Any other full-time Americans university students in the UK trying to find a job?

I was wondering if anyone had any advice regarding the best way to secure a position in the CRE investment industry if one is an American national studying at a UK university. Even though it is illegal for employers to discriminate against you based on your nationality, everyone does (either explicitly or implicitly). Thus, there are tremendous headwinds trying to secure a role in the UK. Meanwhile, I am not in the US to network and apply to jobs, so it is really difficult to get any traction with your applications.

I am currently an MSc student in London. What do people recommend? Drop out of my course and start pounding the pavement in the US? Finish my degree then move back to the US? Or just try to overcome the visa issues?

Thanks!

p.s. if anyone is wondering why I shot myself in the foot. I am largely in the UK for personal reasons (i.e., girlfriend)...

Comments (10)

Dec 11, 2018

A friend of mine got her visa sponsored by a Big 4. I can ask her how the process was if you want.

Dec 11, 2018
Marcus Furius Camillus:

Drop out of my course and start pounding the pavement in the US?

Definitely don't do this

Dec 11, 2018

PM - I navigated this process in the last year as an American abroad.

Dec 11, 2018

I know that the big4/BBs/Most large firms having a graduate program will sponsor visas.

Dec 11, 2018

Feel free to PM me. I had a similar background as an MSc student in London.

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Dec 11, 2018

@Merchant_of_Debt & @CRESEA - it would actually be pretty interesting for the community if you were to explain your processes / answer questions either here or in your own AMA thread instead of PMs. I know that I, for one, would read it.

Dec 11, 2018

I would as well

Most Helpful
Dec 11, 2018

@CRE' I just typed out a whole detailed story but it didn't get posted. So I will post an abbreviated version of it and answer questions individually.

Essentially, I graduated undergrad in 3 years but wanted to go into academia. My advisers were Urban Economists and I was interested in going the same direction. I ended up applying to a top Master's program in the UK since it was a 1 year program. While there, I didn't network too heavily but ended up getting a summer internship offer at a large REPE group in NY. I declined the offer to focus on my dissertation. None of the big brokerages (CBRE, DTZ, Colliers & others) or REPE shops I ran across were willing to sponsor visas. They would openly inquire during phone interviews about my citizenship status in the EU. After disclosing that I had a US citizenship, they would tell me that it was a non-starter. One firm really liked me and tried to figure out a scheme where i would be officially listed as working in the US office but would work out of the EU office instead. That scheme did not pass through legal/compliance.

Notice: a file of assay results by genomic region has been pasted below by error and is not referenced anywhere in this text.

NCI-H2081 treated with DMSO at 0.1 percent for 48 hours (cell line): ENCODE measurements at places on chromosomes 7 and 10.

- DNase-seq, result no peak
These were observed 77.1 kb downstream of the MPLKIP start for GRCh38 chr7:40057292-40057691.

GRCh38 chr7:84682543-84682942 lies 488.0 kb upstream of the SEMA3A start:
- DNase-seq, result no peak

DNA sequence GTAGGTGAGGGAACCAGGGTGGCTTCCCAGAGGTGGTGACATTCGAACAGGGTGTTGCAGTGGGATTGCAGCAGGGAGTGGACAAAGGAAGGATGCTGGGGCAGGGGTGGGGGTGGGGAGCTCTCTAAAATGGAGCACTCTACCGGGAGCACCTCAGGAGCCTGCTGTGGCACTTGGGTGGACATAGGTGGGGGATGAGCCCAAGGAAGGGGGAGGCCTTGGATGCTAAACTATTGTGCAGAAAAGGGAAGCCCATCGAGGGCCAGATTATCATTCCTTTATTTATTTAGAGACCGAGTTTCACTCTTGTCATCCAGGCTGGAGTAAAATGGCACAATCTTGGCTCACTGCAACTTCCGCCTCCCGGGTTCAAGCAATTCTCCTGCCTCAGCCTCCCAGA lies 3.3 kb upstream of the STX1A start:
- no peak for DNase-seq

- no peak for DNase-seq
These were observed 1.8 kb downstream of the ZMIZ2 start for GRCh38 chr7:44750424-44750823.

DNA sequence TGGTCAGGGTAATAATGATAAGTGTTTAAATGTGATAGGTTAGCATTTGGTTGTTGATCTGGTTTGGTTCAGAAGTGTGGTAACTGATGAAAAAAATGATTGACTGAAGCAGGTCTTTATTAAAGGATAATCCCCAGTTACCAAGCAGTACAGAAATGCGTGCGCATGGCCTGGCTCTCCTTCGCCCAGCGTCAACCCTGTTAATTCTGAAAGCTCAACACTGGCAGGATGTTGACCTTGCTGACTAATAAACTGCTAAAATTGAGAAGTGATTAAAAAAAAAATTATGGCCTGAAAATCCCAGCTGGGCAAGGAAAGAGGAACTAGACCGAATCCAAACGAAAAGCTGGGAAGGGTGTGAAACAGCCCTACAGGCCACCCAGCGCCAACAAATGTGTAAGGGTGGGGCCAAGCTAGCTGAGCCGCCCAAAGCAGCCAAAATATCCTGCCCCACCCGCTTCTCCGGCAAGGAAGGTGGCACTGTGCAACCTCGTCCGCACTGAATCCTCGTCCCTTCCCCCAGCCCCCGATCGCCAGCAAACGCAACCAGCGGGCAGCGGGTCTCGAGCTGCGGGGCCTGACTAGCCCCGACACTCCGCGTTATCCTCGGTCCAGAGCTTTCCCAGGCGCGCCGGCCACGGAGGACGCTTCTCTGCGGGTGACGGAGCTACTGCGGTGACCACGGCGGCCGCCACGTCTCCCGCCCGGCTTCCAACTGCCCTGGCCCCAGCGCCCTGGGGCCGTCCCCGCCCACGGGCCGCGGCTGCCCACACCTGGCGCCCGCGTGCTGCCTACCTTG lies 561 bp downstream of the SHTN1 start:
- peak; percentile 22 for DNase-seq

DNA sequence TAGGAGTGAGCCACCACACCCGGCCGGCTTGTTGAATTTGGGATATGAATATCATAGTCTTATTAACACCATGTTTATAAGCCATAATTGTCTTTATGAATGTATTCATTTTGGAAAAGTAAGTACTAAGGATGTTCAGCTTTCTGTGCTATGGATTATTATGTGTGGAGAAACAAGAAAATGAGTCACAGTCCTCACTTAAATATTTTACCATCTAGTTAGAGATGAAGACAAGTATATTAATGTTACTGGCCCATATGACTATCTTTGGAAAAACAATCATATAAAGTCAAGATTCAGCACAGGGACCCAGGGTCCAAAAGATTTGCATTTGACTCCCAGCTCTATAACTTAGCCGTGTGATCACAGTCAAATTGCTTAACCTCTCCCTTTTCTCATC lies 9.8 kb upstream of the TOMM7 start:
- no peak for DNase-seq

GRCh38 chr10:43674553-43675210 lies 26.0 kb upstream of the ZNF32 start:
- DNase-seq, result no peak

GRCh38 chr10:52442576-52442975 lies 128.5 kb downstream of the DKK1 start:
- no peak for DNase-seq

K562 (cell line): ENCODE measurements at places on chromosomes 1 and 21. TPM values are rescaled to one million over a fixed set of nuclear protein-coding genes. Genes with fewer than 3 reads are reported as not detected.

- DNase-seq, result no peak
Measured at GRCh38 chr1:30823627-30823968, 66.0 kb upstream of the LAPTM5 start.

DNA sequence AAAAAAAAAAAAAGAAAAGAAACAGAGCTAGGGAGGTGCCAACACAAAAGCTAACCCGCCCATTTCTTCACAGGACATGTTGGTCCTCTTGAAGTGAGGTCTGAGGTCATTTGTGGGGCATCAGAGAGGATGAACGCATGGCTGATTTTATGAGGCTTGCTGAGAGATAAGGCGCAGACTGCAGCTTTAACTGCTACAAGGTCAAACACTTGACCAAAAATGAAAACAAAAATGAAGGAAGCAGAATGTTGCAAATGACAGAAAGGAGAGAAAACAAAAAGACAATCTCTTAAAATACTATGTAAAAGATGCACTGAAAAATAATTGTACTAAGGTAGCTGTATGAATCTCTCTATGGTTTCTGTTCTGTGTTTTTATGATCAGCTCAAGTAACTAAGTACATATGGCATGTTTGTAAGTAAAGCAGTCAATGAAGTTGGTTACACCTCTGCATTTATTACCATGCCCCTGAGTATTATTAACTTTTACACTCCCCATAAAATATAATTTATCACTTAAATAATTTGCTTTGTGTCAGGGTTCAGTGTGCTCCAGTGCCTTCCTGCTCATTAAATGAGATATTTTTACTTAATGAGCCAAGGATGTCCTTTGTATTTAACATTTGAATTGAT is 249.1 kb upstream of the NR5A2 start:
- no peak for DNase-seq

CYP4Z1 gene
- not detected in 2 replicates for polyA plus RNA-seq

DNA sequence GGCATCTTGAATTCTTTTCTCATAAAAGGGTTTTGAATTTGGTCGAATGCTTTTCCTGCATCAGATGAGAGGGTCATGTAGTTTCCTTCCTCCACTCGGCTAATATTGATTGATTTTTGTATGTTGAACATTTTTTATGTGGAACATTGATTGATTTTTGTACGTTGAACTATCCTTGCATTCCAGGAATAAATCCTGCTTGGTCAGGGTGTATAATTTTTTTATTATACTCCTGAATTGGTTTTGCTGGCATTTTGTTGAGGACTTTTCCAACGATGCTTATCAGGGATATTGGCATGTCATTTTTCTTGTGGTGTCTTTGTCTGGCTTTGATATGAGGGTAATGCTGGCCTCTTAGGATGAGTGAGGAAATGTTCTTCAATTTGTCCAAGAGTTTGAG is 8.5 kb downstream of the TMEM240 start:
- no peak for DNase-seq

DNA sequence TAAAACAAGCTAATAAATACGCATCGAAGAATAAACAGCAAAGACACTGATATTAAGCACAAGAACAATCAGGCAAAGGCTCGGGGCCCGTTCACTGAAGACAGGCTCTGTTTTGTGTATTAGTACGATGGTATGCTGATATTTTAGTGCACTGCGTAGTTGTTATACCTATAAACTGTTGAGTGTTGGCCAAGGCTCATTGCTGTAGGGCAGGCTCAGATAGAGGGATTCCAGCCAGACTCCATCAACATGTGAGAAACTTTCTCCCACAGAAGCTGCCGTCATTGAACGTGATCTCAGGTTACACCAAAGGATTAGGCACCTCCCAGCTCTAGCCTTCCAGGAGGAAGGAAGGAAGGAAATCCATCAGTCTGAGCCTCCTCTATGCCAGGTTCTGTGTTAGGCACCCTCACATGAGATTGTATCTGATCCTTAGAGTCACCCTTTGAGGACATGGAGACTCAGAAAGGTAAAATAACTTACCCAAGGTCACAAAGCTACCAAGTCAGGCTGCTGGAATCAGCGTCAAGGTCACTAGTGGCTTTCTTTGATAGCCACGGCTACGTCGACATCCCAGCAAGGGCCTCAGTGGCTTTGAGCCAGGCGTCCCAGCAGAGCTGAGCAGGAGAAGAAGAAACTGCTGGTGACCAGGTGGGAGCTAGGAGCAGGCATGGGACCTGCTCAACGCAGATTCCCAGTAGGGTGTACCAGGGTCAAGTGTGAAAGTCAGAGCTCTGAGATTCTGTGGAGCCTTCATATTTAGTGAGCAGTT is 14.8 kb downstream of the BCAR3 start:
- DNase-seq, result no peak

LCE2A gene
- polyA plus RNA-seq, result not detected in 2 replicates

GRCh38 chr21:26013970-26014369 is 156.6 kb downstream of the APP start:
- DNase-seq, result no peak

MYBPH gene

My advice would be to network with large BB banks and their RE groups since they seem to be the only RE groups who sponsor visas. If that fails, move back in with family and pound the pavement until you land a job in the US. Most importantly, take advantage of your opportunity abroad to have the most fun humanly possible. It's a golden opportunity.

    • 2
Dec 12, 2018

My situation was somewhat different but can still offer some advice on Visas in the UK as just went through this. I did undergrad in Canada and then an Oxbridge one year masters. Because I am Canadian, I had the option of coming in on a two year Youth Mobility Visa so I told employers that this is what I would use during the interview process. In the end I managed to get sponsored instead. It's tricky right now but doable. A couple of points:

  1. Your goal is a Tier 2 Visa, which is the normal sponsored visa. There are big advantages to switching to this while you have your student status. I can't post links because I am new but the Cambridge Uni International Student site outlines them really well. Basically you are exempt from a bunch of tests, costs and a massive minimum salary requirement.
  2. Your student visa likely has a grace period on the end in order for you to find a job and switch to a Tier 2 Visa (my Tier 4 student visa had 6 months). It is very important to stay in the UK during this grace period, as if you leave, you might be denied entry when you try to get back in. Ultimately it is up to the border guard or whatever they are called here but the visa lawyer at my company advised me to play it safe and not to leave. If you are denied entry, you lose the student status referenced above and sponsorship becomes almost impossible.
  3. Do a quick check on whether a company has a sponsorship License before you apply. Again can't post links but the UK Gov site has a pdf called: register of licensed sponsors workers. This should list every company that is able to sponsor in the UK.
  4. Stay away from any brokerage/surveyor roles - none of them will sponsor so don't waste time applying.
  5. Sponsorship costs the company - about PS3k for a three year visa after legal fees. This can be a good negotiating point if you are able to secure multiple offers. Pay negotiation is often perceived negatively at entry level here but employers that I spoke to were willing to move on sponsorship.
  6. Target Banks, Big Four or PE funds with a decent size (30+ employees). These are more likely to sponsor.
  7. If you are unable to find a full time role, you can do an internship during the grace period at the end of your visa. Try to find an internship that you can turn into a full time role with sponsorship if you perform as part of the deal.

In the end I had an offer from a bank and a developer and was in the final round with another developer as well as a PE fund. Both the first developer and the PE fund offered to sponsor so it is possible!

Good Luck

Dec 12, 2018
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